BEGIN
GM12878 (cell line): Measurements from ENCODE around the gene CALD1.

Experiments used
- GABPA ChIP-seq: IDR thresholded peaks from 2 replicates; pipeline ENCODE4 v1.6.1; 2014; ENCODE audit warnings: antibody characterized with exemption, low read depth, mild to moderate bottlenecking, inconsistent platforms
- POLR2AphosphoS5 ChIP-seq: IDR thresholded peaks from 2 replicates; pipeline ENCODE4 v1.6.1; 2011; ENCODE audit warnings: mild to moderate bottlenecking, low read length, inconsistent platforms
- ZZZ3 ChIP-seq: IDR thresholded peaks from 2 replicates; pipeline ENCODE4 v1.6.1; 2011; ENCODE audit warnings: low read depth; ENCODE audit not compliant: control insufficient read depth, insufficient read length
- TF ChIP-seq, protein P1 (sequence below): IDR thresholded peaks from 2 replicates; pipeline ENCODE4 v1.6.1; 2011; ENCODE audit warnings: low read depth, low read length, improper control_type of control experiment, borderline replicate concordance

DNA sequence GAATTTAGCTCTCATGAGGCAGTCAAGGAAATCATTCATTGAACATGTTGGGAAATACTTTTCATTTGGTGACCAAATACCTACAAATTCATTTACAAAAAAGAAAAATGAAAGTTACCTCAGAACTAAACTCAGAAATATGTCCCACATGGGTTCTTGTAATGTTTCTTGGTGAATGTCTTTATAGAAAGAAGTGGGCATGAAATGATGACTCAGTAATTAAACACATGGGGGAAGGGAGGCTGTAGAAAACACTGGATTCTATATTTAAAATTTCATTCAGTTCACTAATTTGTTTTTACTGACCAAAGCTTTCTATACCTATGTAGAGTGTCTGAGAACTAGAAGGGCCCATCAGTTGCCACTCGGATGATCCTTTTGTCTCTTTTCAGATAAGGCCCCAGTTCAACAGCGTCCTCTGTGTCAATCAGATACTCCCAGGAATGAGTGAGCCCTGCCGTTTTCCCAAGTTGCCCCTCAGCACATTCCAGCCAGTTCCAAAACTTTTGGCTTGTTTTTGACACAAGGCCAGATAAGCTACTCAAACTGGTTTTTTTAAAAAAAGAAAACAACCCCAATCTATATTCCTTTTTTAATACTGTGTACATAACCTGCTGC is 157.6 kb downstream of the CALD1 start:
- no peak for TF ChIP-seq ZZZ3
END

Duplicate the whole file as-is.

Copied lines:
GM12878 (cell line): Measurements from ENCODE around the gene CALD1.

Experiments used
- GABPA ChIP-seq: IDR thresholded peaks from 2 replicates; pipeline ENCODE4 v1.6.1; 2014; ENCODE audit warnings: antibody characterized with exemption, low read depth, mild to moderate bottlenecking, inconsistent platforms
- POLR2AphosphoS5 ChIP-seq: IDR thresholded peaks from 2 replicates; pipeline ENCODE4 v1.6.1; 2011; ENCODE audit warnings: mild to moderate bottlenecking, low read length, inconsistent platforms
- ZZZ3 ChIP-seq: IDR thresholded peaks from 2 replicates; pipeline ENCODE4 v1.6.1; 2011; ENCODE audit warnings: low read depth; ENCODE audit not compliant: control insufficient read depth, insufficient read length
- TF ChIP-seq, protein P1 (sequence below): IDR thresholded peaks from 2 replicates; pipeline ENCODE4 v1.6.1; 2011; ENCODE audit warnings: low read depth, low read length, improper control_type of control experiment, borderline replicate concordance

DNA sequence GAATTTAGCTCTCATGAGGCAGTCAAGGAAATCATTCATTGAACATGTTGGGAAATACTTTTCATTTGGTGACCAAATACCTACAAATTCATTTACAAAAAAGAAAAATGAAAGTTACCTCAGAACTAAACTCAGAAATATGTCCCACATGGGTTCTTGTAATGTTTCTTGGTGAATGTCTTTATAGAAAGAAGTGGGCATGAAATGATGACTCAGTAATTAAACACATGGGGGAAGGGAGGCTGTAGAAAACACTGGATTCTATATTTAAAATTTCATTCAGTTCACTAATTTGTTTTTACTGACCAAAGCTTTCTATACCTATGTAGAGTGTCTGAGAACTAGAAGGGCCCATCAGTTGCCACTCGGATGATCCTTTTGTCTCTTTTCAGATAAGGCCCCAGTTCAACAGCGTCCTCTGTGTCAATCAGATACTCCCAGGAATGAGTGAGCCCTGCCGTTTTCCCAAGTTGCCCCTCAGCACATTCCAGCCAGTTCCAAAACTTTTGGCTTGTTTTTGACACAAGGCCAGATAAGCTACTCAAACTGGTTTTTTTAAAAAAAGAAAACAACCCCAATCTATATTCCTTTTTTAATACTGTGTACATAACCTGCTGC is 157.6 kb downstream of the CALD1 start:
- no peak for TF ChIP-seq ZZZ3